Fantastic New Books by AAPI Authors
May is Asian American and Pacific Islander Heritage Month. Here are some great 2023 AAPI-authored titles to check out this month!
The Piano Tuner by Chiang-Sheng Kuo
"A widower grieving for his young wife. A piano tuner concealing a lifetime of secrets. An out-of-tune Steinway piano. A journey of self-discovery across time and continents, from a dark apartment in Taipei’s red-light district to snow-clad New York. At the heart of the story is the nameless narrator, the piano tuner. In his forties, he is balding and ugly, a loser by any standard. But he was once a musical prodigy. What betrayal and what heartbreak made him walk away from greatness? Long hailed in Taiwan as a “writer’s writer,” Chiang-Sheng Kuo delivers a stunningly powerful, compact novel in The Piano Tuner. It’s a book of sounds: both of music and of the heart, from Rachmaninoff to Schubert, from Glenn Gould to Sviatoslav Richter, from untapped potential to unrequited love." Find copies of The Piano Tuner here.
Paper Names by Susie Luo
"Set in New York and China over three decades, Paper Names explores what it means to be American from three different perspectives. There’s Tony, a Chinese-born engineer turned Manhattan doorman who immigrated to the United States to give his family a better life. His daughter, Tammy, whom we meet at age nine and follow through adulthood, and who grapples with the expectations of a first-generation American and her own personal desires. Finally, there’s Oliver, a handsome white lawyer with a dark family secret who lives in the building where Tony works. A violent attack causes their lives to intertwine in ways that will change them forever. Find copies of Paper Names here.
The All-American by Joe Milan Jr.
"Seventeen-year-old Bucky Yi knows nothing about his birth country of South Korea or his bio-dad’s disappearance; he can’t even pronounce his Korean name correctly. Running through the woods of rural Washington State with a tire tied to his waist, his sights are set on one all-American goal: to become a college football player. So when a misadventure with his adoptive family leads the U.S. government to deport him to South Korea, he’s forced to navigate an entirely foreign version of his life. One mishap leads to another, and as an outsider, Bucky has to fall back on not just his raw physical strength, but resources of character and attitude he didn’t know he had. In an expat bar in Seoul, in the bleak barracks of his Korean military, on a remote island where an erratic sergeant fights a shadow-war with North Korean spies, and in the remote town where he seeks out his drunken, indebted biological father, Bucky has to assemble the building blocks of a new language and stubbornly rebuild himself from scratch. That means managing his ego, insecurities, sexual desires, family legacies, and allegiances in order to make it back home—wherever that might be—and determine who he is to himself, who he is to others, and what kind of man he wants to become." Find copies of The All-American here.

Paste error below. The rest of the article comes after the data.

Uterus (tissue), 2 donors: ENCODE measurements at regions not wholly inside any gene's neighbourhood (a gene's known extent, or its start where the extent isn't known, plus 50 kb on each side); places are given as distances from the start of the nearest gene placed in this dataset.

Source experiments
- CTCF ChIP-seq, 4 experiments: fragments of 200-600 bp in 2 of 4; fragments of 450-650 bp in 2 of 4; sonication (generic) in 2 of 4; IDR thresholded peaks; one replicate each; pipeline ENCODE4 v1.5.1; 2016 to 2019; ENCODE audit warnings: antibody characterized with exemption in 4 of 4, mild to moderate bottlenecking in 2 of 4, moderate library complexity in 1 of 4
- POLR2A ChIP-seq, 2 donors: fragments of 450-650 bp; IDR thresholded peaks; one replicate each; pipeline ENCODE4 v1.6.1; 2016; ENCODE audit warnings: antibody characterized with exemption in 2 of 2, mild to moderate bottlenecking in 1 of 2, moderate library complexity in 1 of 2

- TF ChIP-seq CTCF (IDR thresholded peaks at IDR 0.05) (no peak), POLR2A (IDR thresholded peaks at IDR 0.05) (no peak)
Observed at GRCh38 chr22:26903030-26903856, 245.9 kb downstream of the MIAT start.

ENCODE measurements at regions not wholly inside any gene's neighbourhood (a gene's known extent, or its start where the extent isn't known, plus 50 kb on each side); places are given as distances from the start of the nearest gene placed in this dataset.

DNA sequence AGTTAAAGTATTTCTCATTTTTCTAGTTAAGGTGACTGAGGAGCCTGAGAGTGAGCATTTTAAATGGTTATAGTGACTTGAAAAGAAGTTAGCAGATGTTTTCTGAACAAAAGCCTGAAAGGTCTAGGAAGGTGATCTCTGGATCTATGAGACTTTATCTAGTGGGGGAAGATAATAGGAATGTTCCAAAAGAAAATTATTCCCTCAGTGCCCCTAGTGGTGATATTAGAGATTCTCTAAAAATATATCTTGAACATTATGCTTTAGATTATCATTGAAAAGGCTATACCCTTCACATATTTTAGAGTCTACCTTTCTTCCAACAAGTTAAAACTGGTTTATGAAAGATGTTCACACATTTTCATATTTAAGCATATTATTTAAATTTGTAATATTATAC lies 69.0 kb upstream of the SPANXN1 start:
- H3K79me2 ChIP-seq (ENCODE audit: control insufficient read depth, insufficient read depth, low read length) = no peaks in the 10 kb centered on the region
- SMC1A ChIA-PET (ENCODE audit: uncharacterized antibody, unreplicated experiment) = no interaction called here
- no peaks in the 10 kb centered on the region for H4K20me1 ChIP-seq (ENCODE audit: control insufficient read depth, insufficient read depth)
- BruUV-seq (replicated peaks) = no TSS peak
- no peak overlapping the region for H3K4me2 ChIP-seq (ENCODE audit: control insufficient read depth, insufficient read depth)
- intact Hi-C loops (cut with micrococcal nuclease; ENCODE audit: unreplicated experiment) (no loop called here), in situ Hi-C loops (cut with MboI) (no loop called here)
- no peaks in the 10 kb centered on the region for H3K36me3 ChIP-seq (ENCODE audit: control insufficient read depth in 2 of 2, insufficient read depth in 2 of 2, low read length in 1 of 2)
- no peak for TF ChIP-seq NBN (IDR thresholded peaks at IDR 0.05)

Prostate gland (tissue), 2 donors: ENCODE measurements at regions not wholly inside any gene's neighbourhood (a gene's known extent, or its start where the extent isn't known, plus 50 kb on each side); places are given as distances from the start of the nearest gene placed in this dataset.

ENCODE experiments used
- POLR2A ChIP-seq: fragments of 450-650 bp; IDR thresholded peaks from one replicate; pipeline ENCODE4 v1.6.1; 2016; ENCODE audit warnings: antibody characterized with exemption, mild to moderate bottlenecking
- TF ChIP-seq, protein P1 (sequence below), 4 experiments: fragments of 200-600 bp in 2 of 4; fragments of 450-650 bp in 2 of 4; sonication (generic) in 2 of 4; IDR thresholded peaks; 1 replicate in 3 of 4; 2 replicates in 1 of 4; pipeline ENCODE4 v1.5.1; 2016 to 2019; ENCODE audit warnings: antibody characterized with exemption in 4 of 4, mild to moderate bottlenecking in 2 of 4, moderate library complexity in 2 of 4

A Living Remedy: A Memoir by Nicole Chung
"Nicole Chung couldn’t hightail it out of her overwhelmingly white Oregon hometown fast enough. As a scholarship student at a private university on the East Coast, no longer the only Korean she knew, she found community and a path to the life she'd long wanted. But the middle class world she begins to raise a family in – where there are big homes, college funds, nice vacations – looks very different from the middle class world she thought she grew up in, where paychecks have to stretch to the end of the week, health insurance is often lacking, and there are no safety nets. When her father dies at only sixty-seven, killed by diabetes and kidney disease, Nicole feels deep grief as well as rage, knowing that years of precarity and lack of access to healthcare contributed to his early death. And then the unthinkable happens – less than a year later, her beloved mother is diagnosed with cancer, and the physical distance between them becomes insurmountable as COVID-19 descends upon the world. Exploring the enduring strength of family bonds in the face of hardship and tragedy, A Living Remedy examines what it takes to reconcile the distance between one life, one home, and another – and sheds needed light on some of the most persistent and grievous inequalities in American society." Find copies A Living Remedy here.
Yellowface by R.F. Kuang
"Authors June Hayward and Athena Liu were supposed to be twin rising stars. But Athena’s a literary darling. June Hayward is literally nobody. Who wants stories about basic white girls, June thinks. So when June witnesses Athena’s death in a freak accident, she acts on impulse: she steals Athena’s just-finished masterpiece, an experimental novel about the unsung contributions of Chinese laborers during World War I. So what if June edits Athena’s novel and sends it to her agent as her own work? So what if she lets her new publisher rebrand her as Juniper Song—complete with an ambiguously ethnic author photo? Doesn’t this piece of history deserve to be told, whoever the teller? That’s what June claims, and the New York Times bestseller list seems to agree. But June can’t get away from Athena’s shadow, and emerging evidence threatens to bring June’s (stolen) success down around her. As June races to protect her secret, she discovers exactly how far she will go to keep what she thinks she deserves. With its totally immersive first-person voice, Yellowface grapples with questions of diversity, racism, and cultural appropriation, as well as the terrifying alienation of social media. R.F. Kuang’s novel is timely, razor-sharp, and eminently readable." Find copies of Yellowface here.